Event Title

The Role of the Nucleolus and the Effects of its Protein Knockdown on the Differentiation of Keratinocyte Cells

Session Number

Project ID: BIO 04

Advisor(s)

Dr. Sui Huang, Feinberg School of Medicine, Northwestern University

Discipline

Biology

Start Date

20-4-2022 10:25 AM

End Date

20-4-2022 10:40 AM

Abstract

Use immunofluorescence microscopy and knockdown nucleolar proteins that inhibit certain nucleolar structures to determine whether the nucleolus influences differentiation in keratinocyte cells.

Keratinocytes are structures in the human epidermis that highlight the differences between the basal and surface layers of the skin. In a small area, all stages of cell differentiation can be observedin a single keratinocyte sample. Throughout cellular differentiation, DNA moves to different places throughout the nucleus; this experiment serves to determine whether the nucleolar structure dictates that movement. To test this hypothesis, treatments that distrupted and retained nucleolar structure were analyzed.

Using immunofluorescence microscopy, images of keratinocyte cells were taken using different channels to isolate the structures of interest. Each nucleus (DAPI), was categorized into four layers of differentiation, from the basal layer (layer 1) to the surface layer (layer 4). Quantitative data was collected on nucleoli (TxRed) and centromeres (FITC) throughout the stages of differentiation. The data was analyzed to determine the effect of treatments on differentiation as well as the role of centromeres and nucleoli in the process.

Through examining the nucleolar-nuclear ratio, average nucleolar number, average centromere number, and percent of centromeres associated with nuclei and lamin, the treatments effects are apparent in differentiation. siPol1 increased the rate of differentiation, while siUTP4 halted differentiation. To study treatments further, we collected data on siNPM1 and siPol1.

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Apr 20th, 10:25 AM Apr 20th, 10:40 AM

The Role of the Nucleolus and the Effects of its Protein Knockdown on the Differentiation of Keratinocyte Cells

Use immunofluorescence microscopy and knockdown nucleolar proteins that inhibit certain nucleolar structures to determine whether the nucleolus influences differentiation in keratinocyte cells.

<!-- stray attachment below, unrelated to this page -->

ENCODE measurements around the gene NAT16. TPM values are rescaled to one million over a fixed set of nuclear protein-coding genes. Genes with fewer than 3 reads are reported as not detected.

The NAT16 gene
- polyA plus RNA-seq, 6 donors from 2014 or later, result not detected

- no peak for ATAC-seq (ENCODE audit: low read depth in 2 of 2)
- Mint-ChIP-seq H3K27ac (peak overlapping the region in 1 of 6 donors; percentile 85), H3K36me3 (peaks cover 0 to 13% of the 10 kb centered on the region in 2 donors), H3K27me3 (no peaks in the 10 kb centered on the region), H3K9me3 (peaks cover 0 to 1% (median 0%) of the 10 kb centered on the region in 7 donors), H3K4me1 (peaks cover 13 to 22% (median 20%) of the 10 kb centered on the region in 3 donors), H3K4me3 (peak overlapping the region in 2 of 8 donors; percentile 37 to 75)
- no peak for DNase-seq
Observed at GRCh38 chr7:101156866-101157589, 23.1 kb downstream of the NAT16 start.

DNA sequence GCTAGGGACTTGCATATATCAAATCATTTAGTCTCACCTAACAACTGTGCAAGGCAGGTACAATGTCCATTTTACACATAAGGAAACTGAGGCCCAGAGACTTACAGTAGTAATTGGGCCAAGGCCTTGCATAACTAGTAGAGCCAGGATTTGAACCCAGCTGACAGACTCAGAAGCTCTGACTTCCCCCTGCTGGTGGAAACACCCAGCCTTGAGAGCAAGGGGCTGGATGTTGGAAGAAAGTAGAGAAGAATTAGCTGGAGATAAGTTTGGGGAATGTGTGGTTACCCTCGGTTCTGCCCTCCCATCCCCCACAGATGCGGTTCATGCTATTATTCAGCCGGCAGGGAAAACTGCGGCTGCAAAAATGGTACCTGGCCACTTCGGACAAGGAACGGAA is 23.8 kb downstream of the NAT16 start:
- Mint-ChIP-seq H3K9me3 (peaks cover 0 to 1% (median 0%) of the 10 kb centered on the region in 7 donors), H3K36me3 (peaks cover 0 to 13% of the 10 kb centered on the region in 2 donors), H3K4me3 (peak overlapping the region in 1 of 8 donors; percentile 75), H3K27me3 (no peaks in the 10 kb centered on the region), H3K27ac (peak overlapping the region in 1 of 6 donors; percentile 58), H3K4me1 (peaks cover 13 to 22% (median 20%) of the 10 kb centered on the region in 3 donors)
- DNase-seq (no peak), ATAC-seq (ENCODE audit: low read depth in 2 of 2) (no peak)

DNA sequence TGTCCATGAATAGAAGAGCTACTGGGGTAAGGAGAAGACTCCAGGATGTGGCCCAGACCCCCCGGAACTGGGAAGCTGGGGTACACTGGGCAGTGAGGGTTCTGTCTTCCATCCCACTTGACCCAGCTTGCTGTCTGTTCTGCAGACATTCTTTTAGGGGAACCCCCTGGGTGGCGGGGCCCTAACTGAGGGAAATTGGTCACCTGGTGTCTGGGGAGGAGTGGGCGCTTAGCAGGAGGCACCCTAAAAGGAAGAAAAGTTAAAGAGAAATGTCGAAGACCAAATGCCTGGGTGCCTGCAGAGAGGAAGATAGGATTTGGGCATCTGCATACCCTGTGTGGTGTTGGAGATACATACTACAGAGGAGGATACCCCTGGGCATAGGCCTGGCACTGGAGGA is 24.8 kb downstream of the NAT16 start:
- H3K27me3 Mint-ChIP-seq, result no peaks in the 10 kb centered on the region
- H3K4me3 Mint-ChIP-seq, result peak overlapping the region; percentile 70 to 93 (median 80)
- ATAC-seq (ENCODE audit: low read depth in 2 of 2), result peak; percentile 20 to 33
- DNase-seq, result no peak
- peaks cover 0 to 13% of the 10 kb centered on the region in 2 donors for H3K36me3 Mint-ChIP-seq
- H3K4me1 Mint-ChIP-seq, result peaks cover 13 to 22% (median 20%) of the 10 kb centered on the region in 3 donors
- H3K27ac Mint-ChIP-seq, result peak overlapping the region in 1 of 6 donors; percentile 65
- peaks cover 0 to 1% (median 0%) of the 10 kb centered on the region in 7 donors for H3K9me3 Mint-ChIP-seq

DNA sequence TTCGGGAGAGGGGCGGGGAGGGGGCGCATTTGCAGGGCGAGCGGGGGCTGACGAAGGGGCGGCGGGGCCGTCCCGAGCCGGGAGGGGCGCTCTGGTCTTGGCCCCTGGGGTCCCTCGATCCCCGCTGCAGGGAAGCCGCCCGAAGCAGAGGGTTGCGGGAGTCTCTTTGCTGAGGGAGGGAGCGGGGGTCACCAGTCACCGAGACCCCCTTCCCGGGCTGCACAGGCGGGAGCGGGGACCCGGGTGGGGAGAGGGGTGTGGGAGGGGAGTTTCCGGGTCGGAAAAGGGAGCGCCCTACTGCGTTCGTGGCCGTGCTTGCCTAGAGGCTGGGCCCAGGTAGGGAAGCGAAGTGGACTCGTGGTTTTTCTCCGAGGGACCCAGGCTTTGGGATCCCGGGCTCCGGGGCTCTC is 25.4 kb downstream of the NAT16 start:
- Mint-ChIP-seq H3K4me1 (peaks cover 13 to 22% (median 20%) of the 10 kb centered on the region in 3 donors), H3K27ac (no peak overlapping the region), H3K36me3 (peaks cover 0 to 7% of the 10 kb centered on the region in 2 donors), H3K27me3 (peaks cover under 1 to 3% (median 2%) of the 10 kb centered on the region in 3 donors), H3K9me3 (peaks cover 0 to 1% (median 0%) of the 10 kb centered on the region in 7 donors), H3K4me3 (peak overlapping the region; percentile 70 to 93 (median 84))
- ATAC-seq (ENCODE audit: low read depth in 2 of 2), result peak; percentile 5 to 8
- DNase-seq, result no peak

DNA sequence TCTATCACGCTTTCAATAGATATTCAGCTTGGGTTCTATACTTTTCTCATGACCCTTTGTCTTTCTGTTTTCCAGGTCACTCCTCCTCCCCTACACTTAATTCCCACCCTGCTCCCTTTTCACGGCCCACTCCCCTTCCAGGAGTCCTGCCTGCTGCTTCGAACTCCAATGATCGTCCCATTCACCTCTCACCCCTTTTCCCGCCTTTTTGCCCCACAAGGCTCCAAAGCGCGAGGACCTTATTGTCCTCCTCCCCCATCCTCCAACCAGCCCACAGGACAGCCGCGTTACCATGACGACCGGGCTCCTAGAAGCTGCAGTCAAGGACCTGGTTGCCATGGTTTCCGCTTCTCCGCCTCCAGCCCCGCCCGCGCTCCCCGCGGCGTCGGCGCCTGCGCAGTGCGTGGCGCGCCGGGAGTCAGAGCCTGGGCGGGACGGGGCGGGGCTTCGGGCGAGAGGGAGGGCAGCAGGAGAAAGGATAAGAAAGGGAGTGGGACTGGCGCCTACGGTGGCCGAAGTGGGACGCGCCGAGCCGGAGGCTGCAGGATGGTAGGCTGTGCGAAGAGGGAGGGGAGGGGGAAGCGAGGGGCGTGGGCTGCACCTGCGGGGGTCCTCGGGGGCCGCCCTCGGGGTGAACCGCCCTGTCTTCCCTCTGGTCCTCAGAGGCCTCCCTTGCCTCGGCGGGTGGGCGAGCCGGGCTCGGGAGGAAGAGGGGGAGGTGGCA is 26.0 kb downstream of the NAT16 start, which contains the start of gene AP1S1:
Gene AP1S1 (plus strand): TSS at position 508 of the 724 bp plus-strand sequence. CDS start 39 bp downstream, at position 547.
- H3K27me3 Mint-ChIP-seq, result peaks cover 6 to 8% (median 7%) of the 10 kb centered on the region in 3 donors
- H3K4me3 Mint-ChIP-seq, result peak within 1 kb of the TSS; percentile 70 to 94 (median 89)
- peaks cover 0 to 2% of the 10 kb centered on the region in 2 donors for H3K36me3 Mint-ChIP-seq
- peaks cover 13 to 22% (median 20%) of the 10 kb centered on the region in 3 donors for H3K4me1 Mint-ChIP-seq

Keratinocytes are structures in the human epidermis that highlight the differences between the basal and surface layers of the skin. In a small area, all stages of cell differentiation can be observedin a single keratinocyte sample. Throughout cellular differentiation, DNA moves to different places throughout the nucleus; this experiment serves to determine whether the nucleolar structure dictates that movement. To test this hypothesis, treatments that distrupted and retained nucleolar structure were analyzed.

Using immunofluorescence microscopy, images of keratinocyte cells were taken using different channels to isolate the structures of interest. Each nucleus (DAPI), was categorized into four layers of differentiation, from the basal layer (layer 1) to the surface layer (layer 4). Quantitative data was collected on nucleoli (TxRed) and centromeres (FITC) throughout the stages of differentiation. The data was analyzed to determine the effect of treatments on differentiation as well as the role of centromeres and nucleoli in the process.

Through examining the nucleolar-nuclear ratio, average nucleolar number, average centromere number, and percent of centromeres associated with nuclei and lamin, the treatments effects are apparent in differentiation. siPol1 increased the rate of differentiation, while siUTP4 halted differentiation. To study treatments further, we collected data on siNPM1 and siPol1.